John 1:5. καὶ τὸ φῶς ἐν τῇ σκοτίᾳ φαίνει, “and the light shineth in the darkness”. Three interpretations are possible. The words may refer to the incarnate, or to the pre-incarnate experience of the Logos, or to both. Holtzmann and Weiss both consider the clause refers to the incarnate condition (cf. 1 John 2:8). De Wette refers it to the pre-incarnate operation of the Logos in the O. T. prophets. Meyer and others interpret φαίνει as meaning “present, i.e., uninterruptedly from the beginning until now”. The use of the aorist κατέλαβεν seems to make the first interpretation impossible; while the second is obviously too restricted. What “shining” is meant? This also must not be limited to O. T. prophecy or revelation but to the light of conscience and reason (cf. John 1:4).—ἐν τῇ σκοτίᾳ, in the darkness which existed wherever the light of the Logos was not admitted. Darkness, σκότος or σκοτία, was the expression naturally used by secular Greek writers to describe the world’s condition. Thus Lucian: ἐν σκότῳ πλανωμένοις πάντες ἐοίκαμεν. Cf. Lucretius:

“Qualibus in tenebris vitae, quantisque periclis,

Degitur hoc aevi quodcunque est”.

καὶ ἡ σκοτία αὐτὸ οὐ κατέλαβεν. The A. V[23] renders this “and the darkness comprehended it not”; the R. V[24] has “apprehended” and in the margin “overcame”. The Greek interpreters understood the clause to mean that the darkness did not conquer the light. Thus Theophylact says: ἡ σκοτίαἐδίωξε τὸ φῶς, ἀλλʼ εὗρεν ἀκαταμάχητον καὶ ἀήττητον. Some modern interpreters, and especially Westcott, adopt this rendering. “The whole phrase is indeed a startling paradox. The light does not banish the darkness: the darkness does not overpower the light.” This rendering is supposed to find support in chap. John 12:35, where Christ says, “Walk while ye have the light,” ζνα μὴ σκοτία ὑμᾶς καταλὰβῃ; and καταλαμβάνειν is the word commonly used to denote day or night overtaking any one (see Wetstein). But the radical meaning is “to seize,” “to take possession of,” “to lay hold of”; so in Romans 9:30, 1 Corinthians 9:24, Php 3:12. It is also used of mental perception, as in the Phaedrus, p. 250, D. See also Polybius, iii. 32, 4, and viii. 4, 6, δυσχερὲς καταλαβεῖν, difficult to understand. This sense is more congruous in this passage; especially when we compare John 1:10 (ὁ κάσμος αὐτὸν οὐκ ἔγνω) and John 1:11 (οἱ ἴδιοι αὐτὸν οὐ παρέλαβον).

[23] Authorised Version.

[24] Revised Version.

5. shineth] Note the present tense; the only one in the section. It brings us down to the Apostle’s own day: now, as of old, the Light shines—in reason, in creation, in conscience,—and shines in vain. Note also the progress: in John 1:1-2 we have the period before Creation; in John 1:3, the Creation; John 1:4, man before the Fall; John 1:5, man after the Fall.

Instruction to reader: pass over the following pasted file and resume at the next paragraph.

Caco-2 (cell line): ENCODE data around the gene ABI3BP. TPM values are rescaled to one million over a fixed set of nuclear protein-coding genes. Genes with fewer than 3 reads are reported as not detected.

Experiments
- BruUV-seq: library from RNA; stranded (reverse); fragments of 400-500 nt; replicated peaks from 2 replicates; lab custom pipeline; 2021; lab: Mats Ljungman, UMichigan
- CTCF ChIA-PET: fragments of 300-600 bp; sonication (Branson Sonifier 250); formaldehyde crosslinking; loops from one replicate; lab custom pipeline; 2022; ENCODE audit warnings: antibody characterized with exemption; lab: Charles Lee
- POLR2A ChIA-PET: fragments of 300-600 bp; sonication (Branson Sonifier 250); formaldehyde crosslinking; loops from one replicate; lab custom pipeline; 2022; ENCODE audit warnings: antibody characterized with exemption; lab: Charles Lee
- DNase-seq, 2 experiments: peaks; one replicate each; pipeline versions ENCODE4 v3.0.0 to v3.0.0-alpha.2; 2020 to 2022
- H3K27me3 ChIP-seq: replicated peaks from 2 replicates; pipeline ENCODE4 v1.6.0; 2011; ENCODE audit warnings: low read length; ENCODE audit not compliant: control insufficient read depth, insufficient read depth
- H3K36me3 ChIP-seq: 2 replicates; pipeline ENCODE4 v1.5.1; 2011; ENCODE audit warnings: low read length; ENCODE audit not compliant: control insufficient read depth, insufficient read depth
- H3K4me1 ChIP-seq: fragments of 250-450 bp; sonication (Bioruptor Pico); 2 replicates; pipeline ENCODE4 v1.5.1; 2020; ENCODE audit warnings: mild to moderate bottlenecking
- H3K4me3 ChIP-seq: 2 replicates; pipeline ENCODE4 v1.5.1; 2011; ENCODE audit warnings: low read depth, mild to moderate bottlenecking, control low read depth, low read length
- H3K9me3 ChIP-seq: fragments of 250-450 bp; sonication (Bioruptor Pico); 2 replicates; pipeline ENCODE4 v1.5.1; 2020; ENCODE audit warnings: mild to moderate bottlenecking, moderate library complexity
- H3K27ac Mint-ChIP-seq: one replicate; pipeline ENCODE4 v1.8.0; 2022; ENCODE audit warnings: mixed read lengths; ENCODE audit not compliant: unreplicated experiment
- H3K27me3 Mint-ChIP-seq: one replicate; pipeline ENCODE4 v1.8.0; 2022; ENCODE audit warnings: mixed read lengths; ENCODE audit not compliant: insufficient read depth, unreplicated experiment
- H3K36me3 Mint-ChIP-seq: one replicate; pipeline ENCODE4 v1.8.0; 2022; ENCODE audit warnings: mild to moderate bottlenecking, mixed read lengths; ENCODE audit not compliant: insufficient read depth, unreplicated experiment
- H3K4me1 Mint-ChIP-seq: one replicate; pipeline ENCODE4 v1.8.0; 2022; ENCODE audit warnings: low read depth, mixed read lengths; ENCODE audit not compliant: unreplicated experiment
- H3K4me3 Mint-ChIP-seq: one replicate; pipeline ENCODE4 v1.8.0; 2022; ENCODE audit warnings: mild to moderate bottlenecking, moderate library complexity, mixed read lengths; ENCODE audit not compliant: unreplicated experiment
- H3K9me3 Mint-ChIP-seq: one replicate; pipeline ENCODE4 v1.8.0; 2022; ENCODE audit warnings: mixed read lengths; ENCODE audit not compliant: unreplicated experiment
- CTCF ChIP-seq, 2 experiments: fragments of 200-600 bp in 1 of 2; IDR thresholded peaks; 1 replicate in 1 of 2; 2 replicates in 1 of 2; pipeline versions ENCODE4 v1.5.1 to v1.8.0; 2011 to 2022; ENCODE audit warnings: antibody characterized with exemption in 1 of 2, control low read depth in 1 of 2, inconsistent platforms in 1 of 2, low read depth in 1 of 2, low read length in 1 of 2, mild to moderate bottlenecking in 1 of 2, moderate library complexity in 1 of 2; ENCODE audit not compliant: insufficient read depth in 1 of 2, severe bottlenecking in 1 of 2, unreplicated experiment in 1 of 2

in darkness] Better, in the darkness. The Fall is presupposed.

and the darkness] Mark the strong connexion between the two halves of John 1:5 as also between John 1:4 and John 1:5, resulting in both cases from a portion of the predicate of one clause becoming the subject of the next clause. Such strong connexions are frequent in St John. Sometimes the whole of the predicate is taken; sometimes the subject or a portion of the subject is repeated.—By ‘the darkness’ is meant all that the Divine Revelation does not reach, whether by God’s decree or their own stubbornness, ignorant Gentile or unbelieving Jew. ‘Darkness’ in a metaphorical sense for spiritual and moral darkness is peculiar to S. John 8:12; John 12:35; John 12:46; 1 John 1:5; 1 John 2:8-9; 1 John 2:11.

comprehended it not] Or, apprehended it not: very appropriate of that which requires mental and moral effort. Comp. Ephesians 3:18. The darkness remained apart, unyielding, and unpenetrated. The words ‘the darkness apprehendeth not the light’ are given by Tatian as a quotation (Orat. ad Graecos, xiii.). He flourished a.d. 150–170: so this is early testimony to the existence of the Gospel. This and the reference to John 1:3 (see note) are quite beyond reasonable dispute.

We have here an instance of what has been called the “tragic tone” in S. John. He frequently states a gracious fact, and in immediate connexion with it the very opposite of what might have been expected to result from it. The Light shines in Darkness, and (instead of yielding and dispersing) the darkness shut it out. Comp. John 1:10-11, (John 2:24,) John 3:11; John 3:19; John 3:32, John 5:39-40, John 6:36; John 6:43, John 8:45, &c. The word rendered ‘comprehended’ may also mean ‘overcame;’ and this makes good sense. Comp. John 12:35.